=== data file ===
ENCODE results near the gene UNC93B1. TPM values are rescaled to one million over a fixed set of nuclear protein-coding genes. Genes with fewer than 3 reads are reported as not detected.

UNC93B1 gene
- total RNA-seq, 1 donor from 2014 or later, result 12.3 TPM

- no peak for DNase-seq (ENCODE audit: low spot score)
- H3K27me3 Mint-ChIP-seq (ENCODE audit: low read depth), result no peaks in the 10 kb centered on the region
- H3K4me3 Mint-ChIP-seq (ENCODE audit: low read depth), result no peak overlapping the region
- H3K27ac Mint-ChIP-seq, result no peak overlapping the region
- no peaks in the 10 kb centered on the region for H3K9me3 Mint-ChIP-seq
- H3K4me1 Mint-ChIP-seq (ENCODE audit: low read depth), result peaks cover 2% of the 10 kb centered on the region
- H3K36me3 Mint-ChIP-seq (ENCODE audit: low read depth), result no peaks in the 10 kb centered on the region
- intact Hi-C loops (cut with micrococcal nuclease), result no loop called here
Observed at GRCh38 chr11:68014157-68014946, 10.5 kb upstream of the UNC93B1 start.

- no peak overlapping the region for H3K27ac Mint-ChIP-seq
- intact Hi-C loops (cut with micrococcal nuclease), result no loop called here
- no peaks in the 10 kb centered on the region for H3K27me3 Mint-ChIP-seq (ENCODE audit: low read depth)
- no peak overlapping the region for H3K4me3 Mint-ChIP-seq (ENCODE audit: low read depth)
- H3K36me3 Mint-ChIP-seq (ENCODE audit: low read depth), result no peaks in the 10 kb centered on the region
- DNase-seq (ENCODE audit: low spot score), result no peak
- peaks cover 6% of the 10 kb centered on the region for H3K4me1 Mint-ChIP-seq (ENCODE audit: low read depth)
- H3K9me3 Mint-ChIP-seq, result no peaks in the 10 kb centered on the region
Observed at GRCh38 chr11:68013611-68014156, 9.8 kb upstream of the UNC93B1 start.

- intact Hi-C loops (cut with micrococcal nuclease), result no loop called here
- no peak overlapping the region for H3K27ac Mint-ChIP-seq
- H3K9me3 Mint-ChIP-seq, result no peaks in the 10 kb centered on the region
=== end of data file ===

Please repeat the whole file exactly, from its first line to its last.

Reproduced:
ENCODE results near the gene UNC93B1. TPM values are rescaled to one million over a fixed set of nuclear protein-coding genes. Genes with fewer than 3 reads are reported as not detected.

UNC93B1 gene
- total RNA-seq, 1 donor from 2014 or later, result 12.3 TPM

- no peak for DNase-seq (ENCODE audit: low spot score)
- H3K27me3 Mint-ChIP-seq (ENCODE audit: low read depth), result no peaks in the 10 kb centered on the region
- H3K4me3 Mint-ChIP-seq (ENCODE audit: low read depth), result no peak overlapping the region
- H3K27ac Mint-ChIP-seq, result no peak overlapping the region
- no peaks in the 10 kb centered on the region for H3K9me3 Mint-ChIP-seq
- H3K4me1 Mint-ChIP-seq (ENCODE audit: low read depth), result peaks cover 2% of the 10 kb centered on the region
- H3K36me3 Mint-ChIP-seq (ENCODE audit: low read depth), result no peaks in the 10 kb centered on the region
- intact Hi-C loops (cut with micrococcal nuclease), result no loop called here
Observed at GRCh38 chr11:68014157-68014946, 10.5 kb upstream of the UNC93B1 start.

- no peak overlapping the region for H3K27ac Mint-ChIP-seq
- intact Hi-C loops (cut with micrococcal nuclease), result no loop called here
- no peaks in the 10 kb centered on the region for H3K27me3 Mint-ChIP-seq (ENCODE audit: low read depth)
- no peak overlapping the region for H3K4me3 Mint-ChIP-seq (ENCODE audit: low read depth)
- H3K36me3 Mint-ChIP-seq (ENCODE audit: low read depth), result no peaks in the 10 kb centered on the region
- DNase-seq (ENCODE audit: low spot score), result no peak
- peaks cover 6% of the 10 kb centered on the region for H3K4me1 Mint-ChIP-seq (ENCODE audit: low read depth)
- H3K9me3 Mint-ChIP-seq, result no peaks in the 10 kb centered on the region
Observed at GRCh38 chr11:68013611-68014156, 9.8 kb upstream of the UNC93B1 start.

- intact Hi-C loops (cut with micrococcal nuclease), result no loop called here
- no peak overlapping the region for H3K27ac Mint-ChIP-seq
- H3K9me3 Mint-ChIP-seq, result no peaks in the 10 kb centered on the region